In 1968, Congress created the National Flood Insurance Program (NFIP) in response to the rising cost of taxpayer funded disaster relief for flood victims and the increasing amount of damage caused by floods. The Mitigation Division a component of the Federal Emergency Management Agency (FEMA) manages the NFIP, and oversees the floodplain management and mapping components of the Program.
Nearly 20,000 communities across the United States and its territories participate in the NFIP by adopting and enforcing floodplain management ordinances to reduce future flood damage. In exchange, the NFIP makes Federally backed flood insurance available to homeowners, renters, and business owners in these communities.
Flood damage is reduced by nearly $1 billion a year through partnerships with communities, the insurance industry, and the lending industry. Further, buildings constructed in compliance with NFIP building standards suffer approximately 80 percent less damage annually than those not built in compliance.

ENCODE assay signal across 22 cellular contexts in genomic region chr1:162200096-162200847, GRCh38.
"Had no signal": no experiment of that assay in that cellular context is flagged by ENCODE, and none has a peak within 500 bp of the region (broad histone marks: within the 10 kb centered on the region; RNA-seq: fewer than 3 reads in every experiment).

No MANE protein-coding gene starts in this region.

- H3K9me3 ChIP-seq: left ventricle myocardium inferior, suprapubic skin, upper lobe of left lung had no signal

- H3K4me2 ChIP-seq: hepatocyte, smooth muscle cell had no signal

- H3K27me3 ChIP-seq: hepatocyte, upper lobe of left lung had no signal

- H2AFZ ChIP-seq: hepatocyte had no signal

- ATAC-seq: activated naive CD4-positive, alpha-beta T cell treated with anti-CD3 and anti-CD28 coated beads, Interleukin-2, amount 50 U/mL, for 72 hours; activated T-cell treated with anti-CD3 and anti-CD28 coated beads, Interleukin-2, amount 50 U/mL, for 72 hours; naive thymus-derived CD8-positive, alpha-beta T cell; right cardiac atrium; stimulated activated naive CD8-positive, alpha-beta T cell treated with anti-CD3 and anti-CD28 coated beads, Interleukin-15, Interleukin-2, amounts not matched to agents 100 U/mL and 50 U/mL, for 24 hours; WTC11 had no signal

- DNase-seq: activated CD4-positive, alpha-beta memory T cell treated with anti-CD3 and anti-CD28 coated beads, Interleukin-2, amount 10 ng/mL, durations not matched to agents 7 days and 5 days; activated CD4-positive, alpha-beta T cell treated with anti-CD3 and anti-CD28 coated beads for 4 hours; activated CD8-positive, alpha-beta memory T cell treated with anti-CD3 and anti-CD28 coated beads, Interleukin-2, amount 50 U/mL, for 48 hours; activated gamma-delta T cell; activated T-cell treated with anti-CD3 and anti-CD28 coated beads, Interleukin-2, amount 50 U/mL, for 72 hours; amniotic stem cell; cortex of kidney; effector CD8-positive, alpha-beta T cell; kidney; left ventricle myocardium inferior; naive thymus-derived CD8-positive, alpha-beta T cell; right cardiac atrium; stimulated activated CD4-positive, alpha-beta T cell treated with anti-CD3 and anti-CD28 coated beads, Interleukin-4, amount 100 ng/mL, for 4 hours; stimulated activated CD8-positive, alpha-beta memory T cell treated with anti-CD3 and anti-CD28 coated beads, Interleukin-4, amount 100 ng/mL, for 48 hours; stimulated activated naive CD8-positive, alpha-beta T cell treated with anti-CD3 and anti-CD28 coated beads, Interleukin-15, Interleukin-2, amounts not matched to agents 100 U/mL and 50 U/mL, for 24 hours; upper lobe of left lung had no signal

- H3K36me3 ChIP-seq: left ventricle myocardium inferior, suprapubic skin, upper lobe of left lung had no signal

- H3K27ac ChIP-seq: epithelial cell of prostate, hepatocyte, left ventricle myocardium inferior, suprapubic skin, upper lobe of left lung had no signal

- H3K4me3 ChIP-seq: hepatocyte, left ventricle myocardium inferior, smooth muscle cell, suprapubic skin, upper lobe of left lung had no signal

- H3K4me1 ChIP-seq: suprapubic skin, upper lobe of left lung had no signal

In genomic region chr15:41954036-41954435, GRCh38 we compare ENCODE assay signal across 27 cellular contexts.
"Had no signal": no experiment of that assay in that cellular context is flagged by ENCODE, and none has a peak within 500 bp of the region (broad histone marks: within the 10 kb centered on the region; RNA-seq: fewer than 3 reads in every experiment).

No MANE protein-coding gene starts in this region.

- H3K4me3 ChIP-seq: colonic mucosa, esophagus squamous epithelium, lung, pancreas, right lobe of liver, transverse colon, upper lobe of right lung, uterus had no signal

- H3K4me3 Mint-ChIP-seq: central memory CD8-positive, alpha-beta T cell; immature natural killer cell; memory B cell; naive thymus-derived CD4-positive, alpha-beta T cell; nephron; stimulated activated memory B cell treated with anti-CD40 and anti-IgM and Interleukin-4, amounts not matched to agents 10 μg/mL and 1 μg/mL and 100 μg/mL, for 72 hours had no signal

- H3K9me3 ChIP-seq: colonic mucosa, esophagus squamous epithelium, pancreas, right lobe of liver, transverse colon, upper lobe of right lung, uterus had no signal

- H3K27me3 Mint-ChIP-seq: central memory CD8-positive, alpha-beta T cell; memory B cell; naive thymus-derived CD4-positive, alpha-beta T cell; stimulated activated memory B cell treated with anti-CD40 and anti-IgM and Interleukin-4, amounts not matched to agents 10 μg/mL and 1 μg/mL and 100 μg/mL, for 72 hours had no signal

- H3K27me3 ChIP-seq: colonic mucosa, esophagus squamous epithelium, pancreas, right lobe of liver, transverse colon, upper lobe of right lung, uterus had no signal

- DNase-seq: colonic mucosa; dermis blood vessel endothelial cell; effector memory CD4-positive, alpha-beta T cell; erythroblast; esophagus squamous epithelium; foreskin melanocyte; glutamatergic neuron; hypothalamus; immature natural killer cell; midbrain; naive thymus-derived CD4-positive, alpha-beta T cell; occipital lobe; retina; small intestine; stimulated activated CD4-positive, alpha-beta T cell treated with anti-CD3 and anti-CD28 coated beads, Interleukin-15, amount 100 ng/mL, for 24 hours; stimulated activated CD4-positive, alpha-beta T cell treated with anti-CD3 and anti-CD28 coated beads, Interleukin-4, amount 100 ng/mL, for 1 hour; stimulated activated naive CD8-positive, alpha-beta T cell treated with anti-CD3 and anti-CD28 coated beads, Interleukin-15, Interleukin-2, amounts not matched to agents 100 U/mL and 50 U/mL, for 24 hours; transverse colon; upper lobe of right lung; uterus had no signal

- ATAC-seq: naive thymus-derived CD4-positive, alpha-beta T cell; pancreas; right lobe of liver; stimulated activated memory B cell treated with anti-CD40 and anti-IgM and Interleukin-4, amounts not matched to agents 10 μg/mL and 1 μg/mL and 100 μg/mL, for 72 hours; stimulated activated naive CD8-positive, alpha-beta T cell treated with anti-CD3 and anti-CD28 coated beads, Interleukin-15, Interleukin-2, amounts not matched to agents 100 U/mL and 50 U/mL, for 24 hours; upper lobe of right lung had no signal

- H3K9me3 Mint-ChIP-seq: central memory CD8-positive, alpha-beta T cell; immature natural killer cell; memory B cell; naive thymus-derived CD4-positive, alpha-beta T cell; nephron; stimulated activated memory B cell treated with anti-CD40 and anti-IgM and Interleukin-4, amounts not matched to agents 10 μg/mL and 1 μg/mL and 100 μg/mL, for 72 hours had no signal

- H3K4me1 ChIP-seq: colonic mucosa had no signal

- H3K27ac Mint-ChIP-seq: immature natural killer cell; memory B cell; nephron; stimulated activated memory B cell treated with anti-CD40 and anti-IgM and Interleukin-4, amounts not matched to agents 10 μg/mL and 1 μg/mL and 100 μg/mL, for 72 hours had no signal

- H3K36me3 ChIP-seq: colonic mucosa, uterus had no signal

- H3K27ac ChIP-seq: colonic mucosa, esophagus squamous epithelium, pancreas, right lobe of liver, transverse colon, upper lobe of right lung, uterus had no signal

The NFIP is self-supporting for the average historical loss year, which means that operating expenses and flood insurance claims are not paid for by the taxpayer, but through premiums collected for flood insurance policies. The Program has borrowing authority from the U.S. Treasury for times when losses are heavy; however, these loans are paid back with interest. More information on the NFIP is available from FEMA.
The City of Indianapolis joined the NFIP on May 15, 1984 and continues to be an active participant in the program.